Usually most people tend to stick with the job or go do exactly the same thing at another firm.
Starting your own fund could also be an option, but it’s an option that involves a lot more risk. In this economic climate, even investment managers with good track records might have difficulty raising funds.
I’ve also seen instances of portfolio managers transitioning to selling Asset Liability Management (ALM) solutions but some people see it as taking a step down from fund management.
In a nutshell, ALMs are more about risk management and managing the risks that come up due to the mismatch between assets and liabilities of a bank – so that’s why it’s often viewed as less “glamorous” than a direct investing role.
Q: That’s interesting. So if someone were forced to leave and take on a role such as selling ALMs, is that usually because he/she did not perform well?
A: Possibly, but that doesn’t always have to be the case. You have to realize that even though working in asset management isn’t as volatile as working in the hedge fund industry, there’s still a fair amount of pressure that comes with the job.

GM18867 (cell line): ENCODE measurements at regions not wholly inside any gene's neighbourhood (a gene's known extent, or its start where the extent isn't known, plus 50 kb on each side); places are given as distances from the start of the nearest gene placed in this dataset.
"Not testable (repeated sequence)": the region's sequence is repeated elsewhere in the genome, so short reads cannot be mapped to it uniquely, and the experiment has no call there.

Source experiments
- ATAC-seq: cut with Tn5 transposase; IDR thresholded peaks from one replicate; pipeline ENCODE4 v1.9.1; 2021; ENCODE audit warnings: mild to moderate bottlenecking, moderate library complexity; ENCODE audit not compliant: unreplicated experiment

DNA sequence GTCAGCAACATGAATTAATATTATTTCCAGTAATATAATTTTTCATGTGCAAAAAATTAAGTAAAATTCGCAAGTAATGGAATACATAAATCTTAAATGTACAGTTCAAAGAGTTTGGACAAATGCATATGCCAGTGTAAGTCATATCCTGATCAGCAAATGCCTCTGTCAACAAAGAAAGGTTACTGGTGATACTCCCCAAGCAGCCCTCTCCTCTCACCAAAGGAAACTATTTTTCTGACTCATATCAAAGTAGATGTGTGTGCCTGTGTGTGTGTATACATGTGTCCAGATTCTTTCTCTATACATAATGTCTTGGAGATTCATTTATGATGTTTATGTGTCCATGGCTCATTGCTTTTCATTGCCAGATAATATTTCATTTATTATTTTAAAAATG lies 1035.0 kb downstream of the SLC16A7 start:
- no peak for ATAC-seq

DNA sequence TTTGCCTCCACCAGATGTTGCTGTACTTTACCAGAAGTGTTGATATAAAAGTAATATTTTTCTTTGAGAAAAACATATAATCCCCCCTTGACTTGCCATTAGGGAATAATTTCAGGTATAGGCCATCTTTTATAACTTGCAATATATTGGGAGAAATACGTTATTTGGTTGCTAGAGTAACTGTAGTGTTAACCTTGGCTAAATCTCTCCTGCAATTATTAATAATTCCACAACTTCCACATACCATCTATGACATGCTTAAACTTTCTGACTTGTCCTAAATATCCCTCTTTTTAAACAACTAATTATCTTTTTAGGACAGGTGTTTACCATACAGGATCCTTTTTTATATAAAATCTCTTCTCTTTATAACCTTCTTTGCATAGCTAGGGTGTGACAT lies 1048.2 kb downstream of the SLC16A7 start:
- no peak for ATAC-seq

Some people do get tired of this life even if they’re performing relatively well; just like any job, it can turn into a grind if you find yourself doing the same types of tasks over and over again.
And as the disclaimer goes, past performance isn’t indicative of future performance.
Outperforming the market isn’t easy at any level, and some people just decide to move onto another job where they feel they have slightly more control.
Q: Would this be something you’d ever be interested in doing? What are your future goals in the industry?
A: Not really. I think I’m too obsessed with the markets to ever want to switch to something different. At the moment, I’m happy with where I am and what I’m doing, and I don’t think that’ll change for a while.
A version of this article first appeared on Mergers and Inquisitions, a website dedicated to helping people break into investment banking, and to maintaining their sanity while doing so.